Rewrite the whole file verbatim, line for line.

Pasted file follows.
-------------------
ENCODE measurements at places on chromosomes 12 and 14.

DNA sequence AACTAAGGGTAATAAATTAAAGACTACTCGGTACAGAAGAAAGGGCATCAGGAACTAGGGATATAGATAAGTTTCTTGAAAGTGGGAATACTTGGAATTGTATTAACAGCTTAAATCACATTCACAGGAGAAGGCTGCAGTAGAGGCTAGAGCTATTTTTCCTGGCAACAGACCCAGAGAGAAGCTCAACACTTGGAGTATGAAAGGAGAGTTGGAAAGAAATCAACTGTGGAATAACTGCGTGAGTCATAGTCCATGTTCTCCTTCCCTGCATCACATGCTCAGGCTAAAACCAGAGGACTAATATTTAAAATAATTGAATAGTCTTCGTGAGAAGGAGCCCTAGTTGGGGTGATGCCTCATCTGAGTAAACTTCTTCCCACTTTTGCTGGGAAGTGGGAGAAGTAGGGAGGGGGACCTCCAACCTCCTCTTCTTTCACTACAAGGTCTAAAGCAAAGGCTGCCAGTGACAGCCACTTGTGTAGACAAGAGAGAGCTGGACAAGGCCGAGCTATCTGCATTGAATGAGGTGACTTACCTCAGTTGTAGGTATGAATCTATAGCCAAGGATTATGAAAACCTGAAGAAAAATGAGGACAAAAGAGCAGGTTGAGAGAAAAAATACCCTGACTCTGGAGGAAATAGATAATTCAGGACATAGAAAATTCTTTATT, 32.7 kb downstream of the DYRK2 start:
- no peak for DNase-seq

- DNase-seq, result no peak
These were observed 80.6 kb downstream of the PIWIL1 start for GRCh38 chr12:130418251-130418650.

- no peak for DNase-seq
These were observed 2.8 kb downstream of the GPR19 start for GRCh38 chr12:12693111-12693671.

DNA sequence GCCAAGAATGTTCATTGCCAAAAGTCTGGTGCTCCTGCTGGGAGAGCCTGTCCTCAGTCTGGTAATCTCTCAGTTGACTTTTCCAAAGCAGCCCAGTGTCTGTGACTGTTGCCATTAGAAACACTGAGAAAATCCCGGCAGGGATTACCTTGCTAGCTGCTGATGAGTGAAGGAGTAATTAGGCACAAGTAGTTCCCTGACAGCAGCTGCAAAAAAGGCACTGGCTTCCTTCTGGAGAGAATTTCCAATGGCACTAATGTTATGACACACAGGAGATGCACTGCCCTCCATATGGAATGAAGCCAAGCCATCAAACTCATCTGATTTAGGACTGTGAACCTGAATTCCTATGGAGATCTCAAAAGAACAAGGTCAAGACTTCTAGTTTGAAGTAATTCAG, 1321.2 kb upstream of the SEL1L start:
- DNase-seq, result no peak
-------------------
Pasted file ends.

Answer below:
ENCODE measurements at places on chromosomes 12 and 14.

DNA sequence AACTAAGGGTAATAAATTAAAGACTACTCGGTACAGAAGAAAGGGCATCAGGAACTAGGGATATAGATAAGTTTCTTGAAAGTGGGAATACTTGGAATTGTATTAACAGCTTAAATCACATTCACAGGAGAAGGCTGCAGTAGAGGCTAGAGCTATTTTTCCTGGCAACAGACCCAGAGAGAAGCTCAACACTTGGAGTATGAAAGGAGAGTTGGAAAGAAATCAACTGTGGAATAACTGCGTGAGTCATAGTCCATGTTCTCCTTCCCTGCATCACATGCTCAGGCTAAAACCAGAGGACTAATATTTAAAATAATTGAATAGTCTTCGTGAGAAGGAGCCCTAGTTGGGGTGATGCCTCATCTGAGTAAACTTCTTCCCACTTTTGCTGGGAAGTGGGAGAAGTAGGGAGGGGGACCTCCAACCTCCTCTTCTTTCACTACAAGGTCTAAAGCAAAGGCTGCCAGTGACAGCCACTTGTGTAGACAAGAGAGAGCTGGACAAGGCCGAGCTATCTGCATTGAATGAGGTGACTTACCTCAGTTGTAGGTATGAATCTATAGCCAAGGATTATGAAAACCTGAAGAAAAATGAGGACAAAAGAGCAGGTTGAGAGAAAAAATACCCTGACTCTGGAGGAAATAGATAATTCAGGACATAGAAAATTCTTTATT, 32.7 kb downstream of the DYRK2 start:
- no peak for DNase-seq

- DNase-seq, result no peak
These were observed 80.6 kb downstream of the PIWIL1 start for GRCh38 chr12:130418251-130418650.

- no peak for DNase-seq
These were observed 2.8 kb downstream of the GPR19 start for GRCh38 chr12:12693111-12693671.

DNA sequence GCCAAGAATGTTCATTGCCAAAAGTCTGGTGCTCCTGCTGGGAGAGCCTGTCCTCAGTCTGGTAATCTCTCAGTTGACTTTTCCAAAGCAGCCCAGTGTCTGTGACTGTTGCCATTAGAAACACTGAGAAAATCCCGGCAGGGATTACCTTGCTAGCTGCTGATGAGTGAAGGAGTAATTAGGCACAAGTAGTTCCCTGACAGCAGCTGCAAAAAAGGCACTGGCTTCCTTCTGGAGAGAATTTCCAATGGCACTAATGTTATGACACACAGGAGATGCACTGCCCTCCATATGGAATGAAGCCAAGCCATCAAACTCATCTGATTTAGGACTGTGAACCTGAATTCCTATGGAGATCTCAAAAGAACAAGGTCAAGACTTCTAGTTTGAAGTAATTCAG, 1321.2 kb upstream of the SEL1L start:
- DNase-seq, result no peak